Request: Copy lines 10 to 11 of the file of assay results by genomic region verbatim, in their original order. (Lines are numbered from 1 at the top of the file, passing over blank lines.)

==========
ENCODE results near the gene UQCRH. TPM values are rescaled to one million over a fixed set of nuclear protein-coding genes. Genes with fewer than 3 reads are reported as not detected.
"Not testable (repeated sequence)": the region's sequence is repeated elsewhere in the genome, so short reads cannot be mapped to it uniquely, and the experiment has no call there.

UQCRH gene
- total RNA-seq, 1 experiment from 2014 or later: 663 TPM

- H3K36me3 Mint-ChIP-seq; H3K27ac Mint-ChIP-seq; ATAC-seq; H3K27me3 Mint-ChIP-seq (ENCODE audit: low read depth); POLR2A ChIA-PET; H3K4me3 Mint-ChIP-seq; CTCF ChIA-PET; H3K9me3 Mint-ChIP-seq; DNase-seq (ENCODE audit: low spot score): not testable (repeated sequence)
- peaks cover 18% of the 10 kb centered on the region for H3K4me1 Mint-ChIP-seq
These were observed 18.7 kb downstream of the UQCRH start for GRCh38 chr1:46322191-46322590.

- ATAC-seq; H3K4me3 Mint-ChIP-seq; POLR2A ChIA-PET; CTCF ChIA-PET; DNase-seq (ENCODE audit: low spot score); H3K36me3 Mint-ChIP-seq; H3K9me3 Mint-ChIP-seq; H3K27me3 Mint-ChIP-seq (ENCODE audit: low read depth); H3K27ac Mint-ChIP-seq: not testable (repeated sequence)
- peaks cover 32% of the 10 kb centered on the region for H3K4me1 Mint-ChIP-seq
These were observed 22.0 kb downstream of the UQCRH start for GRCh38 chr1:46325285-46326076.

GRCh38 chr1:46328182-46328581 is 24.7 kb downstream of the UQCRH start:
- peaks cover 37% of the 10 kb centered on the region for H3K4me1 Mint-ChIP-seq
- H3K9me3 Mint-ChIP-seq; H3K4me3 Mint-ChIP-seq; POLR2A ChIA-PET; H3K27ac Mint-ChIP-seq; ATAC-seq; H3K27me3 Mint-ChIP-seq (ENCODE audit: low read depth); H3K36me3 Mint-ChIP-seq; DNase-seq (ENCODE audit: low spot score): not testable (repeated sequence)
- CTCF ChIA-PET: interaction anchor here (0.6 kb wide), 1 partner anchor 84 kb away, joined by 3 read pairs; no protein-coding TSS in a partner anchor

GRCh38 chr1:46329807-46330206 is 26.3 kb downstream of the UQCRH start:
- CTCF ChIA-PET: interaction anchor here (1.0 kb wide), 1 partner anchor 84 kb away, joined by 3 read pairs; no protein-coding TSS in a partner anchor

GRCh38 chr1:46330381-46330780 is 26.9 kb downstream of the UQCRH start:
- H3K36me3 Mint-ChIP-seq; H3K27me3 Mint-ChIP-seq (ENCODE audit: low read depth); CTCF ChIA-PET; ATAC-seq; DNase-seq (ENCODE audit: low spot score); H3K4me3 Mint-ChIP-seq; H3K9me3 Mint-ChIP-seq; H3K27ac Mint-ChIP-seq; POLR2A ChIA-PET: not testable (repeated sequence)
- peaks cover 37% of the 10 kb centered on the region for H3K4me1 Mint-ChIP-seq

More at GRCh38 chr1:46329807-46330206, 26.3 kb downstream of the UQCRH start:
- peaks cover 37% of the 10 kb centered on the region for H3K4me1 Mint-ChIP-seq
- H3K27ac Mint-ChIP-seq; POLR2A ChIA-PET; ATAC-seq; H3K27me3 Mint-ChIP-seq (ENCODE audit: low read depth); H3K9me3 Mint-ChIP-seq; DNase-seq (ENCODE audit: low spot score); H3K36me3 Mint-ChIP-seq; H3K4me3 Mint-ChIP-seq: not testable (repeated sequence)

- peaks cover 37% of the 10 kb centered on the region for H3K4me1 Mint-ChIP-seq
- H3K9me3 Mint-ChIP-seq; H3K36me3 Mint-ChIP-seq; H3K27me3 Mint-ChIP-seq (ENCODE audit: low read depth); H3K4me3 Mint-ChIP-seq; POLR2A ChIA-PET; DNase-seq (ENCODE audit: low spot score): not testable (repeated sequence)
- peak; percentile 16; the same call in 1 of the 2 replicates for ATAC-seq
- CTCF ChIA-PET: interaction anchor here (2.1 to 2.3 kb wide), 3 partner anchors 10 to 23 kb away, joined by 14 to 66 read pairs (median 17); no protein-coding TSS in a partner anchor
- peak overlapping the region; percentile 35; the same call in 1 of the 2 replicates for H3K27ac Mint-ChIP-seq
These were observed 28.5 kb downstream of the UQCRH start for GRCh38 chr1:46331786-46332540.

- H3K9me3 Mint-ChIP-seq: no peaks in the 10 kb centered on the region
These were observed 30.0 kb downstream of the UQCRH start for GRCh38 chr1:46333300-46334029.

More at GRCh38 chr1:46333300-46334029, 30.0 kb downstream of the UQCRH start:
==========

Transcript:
These were observed 22.0 kb downstream of the UQCRH start for GRCh38 chr1:46325285-46326076.

GRCh38 chr1:46328182-46328581 is 24.7 kb downstream of the UQCRH start: